Well, it seems analysts are now saying that bitcoin has failed to live up to our expectations. The currency, despite the harsh trade war conditions that should have put it in a top spot on the financial map, has really failed to rally the way many industry experts thought it would, and at press time, many are hoping the currency can turn itself around before 2020 shows itself.
Bitcoin Ain’t Doing So Hot
In August, trade war conditions were at their worst. The U.S. and China were at each other’s throats, with President Donald Trump invoking tariffs on $300 billion new imports from our eastern neighbor, while China swore to retaliate and threw new tariffs of its own into the mix. It was an ugly game of who’s stronger than who, with many claiming that average, everyday citizens would eventually get caught in the middle.
For the most part, it’s not necessarily people who have suffered from the trade war, but rather the retailers. Companies like Walmart, which have been warning customers that prices on all China-based goods are likely to experience price spikes in the coming months, meaning people will soon have to pay more for the items they likely use regularly.
At the same time, many believed that currencies like bitcoin would ultimately shoot up and experience bull rallies unlike anything we’ve ever dreamed. In these kinds of conditions, fiat and traditional stock markets tend to lose some of their ground. People begin to put all their money and wealth into non-traditional assets; things like gold, and in this case, bitcoin, which some are beginning to see as “digital gold.”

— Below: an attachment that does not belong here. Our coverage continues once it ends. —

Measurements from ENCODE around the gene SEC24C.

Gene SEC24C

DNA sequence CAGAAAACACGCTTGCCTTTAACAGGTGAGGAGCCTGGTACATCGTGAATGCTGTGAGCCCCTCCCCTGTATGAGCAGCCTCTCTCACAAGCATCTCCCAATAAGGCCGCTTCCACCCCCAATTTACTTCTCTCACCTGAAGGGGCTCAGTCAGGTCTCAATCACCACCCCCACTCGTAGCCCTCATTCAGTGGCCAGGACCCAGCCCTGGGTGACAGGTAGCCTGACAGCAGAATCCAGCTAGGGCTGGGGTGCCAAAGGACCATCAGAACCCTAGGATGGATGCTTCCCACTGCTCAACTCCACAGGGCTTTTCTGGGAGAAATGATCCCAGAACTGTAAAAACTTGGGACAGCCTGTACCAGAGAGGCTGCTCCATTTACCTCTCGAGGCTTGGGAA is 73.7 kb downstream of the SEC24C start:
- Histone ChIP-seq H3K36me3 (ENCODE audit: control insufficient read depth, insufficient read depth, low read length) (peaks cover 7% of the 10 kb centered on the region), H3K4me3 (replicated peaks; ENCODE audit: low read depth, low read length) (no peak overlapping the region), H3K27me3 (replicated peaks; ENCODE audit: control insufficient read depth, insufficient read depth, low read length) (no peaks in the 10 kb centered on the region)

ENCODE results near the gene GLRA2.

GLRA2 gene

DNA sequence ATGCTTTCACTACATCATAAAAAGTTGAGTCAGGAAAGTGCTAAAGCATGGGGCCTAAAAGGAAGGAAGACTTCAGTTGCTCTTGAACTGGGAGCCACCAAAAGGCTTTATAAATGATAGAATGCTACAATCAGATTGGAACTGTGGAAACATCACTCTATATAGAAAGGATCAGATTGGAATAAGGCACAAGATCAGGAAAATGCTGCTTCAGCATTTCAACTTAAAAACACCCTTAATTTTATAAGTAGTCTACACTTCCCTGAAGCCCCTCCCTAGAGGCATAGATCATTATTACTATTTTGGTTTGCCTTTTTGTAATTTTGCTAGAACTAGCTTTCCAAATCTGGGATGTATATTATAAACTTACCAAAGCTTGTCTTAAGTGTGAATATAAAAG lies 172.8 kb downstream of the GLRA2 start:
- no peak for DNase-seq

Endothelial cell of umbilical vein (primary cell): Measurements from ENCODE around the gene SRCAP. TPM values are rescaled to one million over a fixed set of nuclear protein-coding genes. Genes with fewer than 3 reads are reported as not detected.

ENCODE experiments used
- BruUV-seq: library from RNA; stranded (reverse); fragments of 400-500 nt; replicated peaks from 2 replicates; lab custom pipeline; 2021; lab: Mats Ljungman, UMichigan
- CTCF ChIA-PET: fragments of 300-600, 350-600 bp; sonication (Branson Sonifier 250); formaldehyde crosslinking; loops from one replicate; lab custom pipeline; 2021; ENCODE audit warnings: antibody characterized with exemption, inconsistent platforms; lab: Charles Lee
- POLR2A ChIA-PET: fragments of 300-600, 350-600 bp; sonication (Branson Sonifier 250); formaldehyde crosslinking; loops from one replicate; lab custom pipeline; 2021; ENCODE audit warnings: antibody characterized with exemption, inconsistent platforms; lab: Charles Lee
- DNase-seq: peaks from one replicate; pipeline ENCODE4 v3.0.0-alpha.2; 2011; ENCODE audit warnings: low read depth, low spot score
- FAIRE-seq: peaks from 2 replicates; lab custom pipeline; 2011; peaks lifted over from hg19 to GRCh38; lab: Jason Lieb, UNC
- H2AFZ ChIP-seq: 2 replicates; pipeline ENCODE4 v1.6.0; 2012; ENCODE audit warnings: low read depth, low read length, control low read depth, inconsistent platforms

While this may have happened for a little while, the currency never quite reached where we thought it would. Now, analysts are weighing in on the situation, discussing what could have gone wrong and where the coin will move to in the coming weeks.
Jeff Dorman, chief investment officer of asset manager Arca, explains:
August began with a 20 percent rally in bitcoin led once again by the same macro factors that have supported it for most of this year – endless rate cuts from global Central Banks, declining currencies including the critically important Chinese Yuan, a series of Trump tweets about tariffs and reckless monetary policy, a nasty decline in equities, and, of course, the potentially significant impact of a no-deal Brexit. Unfortunately, the perfect macro storm was erased throughout the rest of the month as these negative correlations broke down and bitcoin and other digital assets ended the month in the red.
Things Haven’t Gone Our Way Lately
Joe DiPasquale, CEO of crypto hedge fund Bit Bull Capital, echoed this sentiment, commenting:
While global economic factors have served as precursors to bitcoin price movements recently, they have not had any lasting impacts.